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Bank of Korea Given Right to Investigate Local Crypto Firms: Report
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Bank of Korea Given Right to Investigate Local Crypto Firms: Report

South Korea’s central bank has been given permission to increase its surveillance of cryptocurrency service providers and issuers as the government continues to debate virtual asset laws.

The Korea Herald stated on April 20 that the Bank of Korea (BoK) will be given the authority to probe operators of cryptocurrency-related enterprises. The South Korean central bank has been vying for crypto authority with the country’s financial regulator, the Financial Services Commission (FSC). The FSC, on the other hand, will have the last say in regulating the digital asset sector.

The Bank of Korea is concerned about the financial stability risks posed by stablecoins and will now be able to seek transaction data from cryptocurrency exchanges. An official from the National Assembly’s Political Affairs Committee affirmed the BoK’s power to request data from digital currency companies last week. The FSC will issue an official statement during a subcommittee meeting on April 25.

According to the article, the summit will hasten the implementation of South Korea’s virtual asset legislation. According to Democratic Party politician Kim Han-gyu, who introduced the country’s crypto rules, the Crypto Assets Act, “the Financial Services Commission admits that it is necessary for the Bank of Korea to have the right to request data, but it is refusing to include it in the bill.”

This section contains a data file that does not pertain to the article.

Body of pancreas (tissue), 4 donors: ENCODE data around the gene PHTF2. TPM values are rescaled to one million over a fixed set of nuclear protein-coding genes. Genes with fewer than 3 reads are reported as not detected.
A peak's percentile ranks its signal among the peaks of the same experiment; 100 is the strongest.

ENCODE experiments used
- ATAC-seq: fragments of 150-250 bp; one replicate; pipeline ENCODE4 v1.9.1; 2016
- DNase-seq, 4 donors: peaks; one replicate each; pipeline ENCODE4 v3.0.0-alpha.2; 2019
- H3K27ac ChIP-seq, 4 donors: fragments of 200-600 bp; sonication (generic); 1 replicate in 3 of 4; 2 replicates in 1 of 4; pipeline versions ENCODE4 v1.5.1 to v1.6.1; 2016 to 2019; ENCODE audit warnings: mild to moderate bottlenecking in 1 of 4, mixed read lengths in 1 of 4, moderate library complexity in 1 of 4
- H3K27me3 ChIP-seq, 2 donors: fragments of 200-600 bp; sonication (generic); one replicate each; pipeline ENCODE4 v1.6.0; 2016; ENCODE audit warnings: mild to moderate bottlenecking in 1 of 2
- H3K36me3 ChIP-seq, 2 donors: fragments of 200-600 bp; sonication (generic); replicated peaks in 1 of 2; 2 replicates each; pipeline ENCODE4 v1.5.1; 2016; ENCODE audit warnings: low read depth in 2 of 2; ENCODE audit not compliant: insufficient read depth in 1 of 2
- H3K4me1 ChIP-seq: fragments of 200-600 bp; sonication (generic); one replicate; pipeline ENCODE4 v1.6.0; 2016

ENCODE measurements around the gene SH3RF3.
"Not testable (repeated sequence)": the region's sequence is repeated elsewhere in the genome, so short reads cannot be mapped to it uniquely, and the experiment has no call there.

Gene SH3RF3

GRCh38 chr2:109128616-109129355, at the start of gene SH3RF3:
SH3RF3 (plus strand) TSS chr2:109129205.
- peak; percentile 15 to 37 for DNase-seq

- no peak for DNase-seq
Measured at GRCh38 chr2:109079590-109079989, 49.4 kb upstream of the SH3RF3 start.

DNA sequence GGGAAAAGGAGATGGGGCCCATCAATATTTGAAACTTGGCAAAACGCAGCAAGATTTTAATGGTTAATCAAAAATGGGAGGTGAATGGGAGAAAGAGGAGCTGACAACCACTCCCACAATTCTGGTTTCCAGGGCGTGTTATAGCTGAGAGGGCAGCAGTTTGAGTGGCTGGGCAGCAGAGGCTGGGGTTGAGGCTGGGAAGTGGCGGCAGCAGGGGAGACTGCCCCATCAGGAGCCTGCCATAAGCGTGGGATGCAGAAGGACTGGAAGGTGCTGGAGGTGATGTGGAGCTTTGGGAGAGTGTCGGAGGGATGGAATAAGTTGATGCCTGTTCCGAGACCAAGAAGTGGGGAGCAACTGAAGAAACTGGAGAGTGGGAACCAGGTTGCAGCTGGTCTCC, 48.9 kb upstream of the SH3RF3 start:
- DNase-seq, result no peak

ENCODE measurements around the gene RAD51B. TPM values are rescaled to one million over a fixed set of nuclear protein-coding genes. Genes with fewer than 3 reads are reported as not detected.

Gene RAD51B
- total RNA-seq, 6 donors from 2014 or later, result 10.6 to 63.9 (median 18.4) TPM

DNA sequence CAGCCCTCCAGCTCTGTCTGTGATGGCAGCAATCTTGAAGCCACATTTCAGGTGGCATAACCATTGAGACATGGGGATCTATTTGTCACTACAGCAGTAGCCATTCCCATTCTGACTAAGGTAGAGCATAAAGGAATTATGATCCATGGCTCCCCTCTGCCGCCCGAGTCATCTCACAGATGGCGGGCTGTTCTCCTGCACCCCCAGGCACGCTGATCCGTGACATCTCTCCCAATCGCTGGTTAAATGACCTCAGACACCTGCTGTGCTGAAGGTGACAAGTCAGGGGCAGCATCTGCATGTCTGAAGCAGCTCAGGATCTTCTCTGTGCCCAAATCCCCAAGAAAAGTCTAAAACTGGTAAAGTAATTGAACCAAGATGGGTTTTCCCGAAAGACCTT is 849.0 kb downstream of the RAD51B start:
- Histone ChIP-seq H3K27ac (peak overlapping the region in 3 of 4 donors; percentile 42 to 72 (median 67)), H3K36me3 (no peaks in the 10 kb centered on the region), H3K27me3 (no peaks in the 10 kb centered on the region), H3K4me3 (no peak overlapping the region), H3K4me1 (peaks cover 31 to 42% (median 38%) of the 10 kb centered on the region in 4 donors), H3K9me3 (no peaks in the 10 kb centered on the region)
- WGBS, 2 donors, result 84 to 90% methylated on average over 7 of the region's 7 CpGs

The South Korean government has been trying to push crypto legislation forward, but there have been disagreements between the central bank and the FSC about who should control it. However, the FSC warned that if the central bank regulates cryptocurrency, it will send the idea that digital assets are on par with traditional finance. The FSC chair has previously stated that he does not regard cryptocurrency as a financial asset.

For the past three years, the two organizations have been at odds over cryptocurrency laws. Officials from the country’s State Affairs Commission’s Political Affairs Committee have accused the FSC of attempting to monopolize its position as a crypto regulator.

The most recent step means that the South Korean central bank and financial authority will be able to probe cryptocurrency operators and have complete access to transaction data.

The FSC has recently been aggressive with enforcement actions against crypto businesses and, like the US Securities and Exchange Commission (SEC), considers crypto assets to be securities.

In mid-2022, South Korea’s Financial Supervisory Service, which operates under the FSC, announced the formation of an investigating body dubbed the Digital Assets Committee.

 

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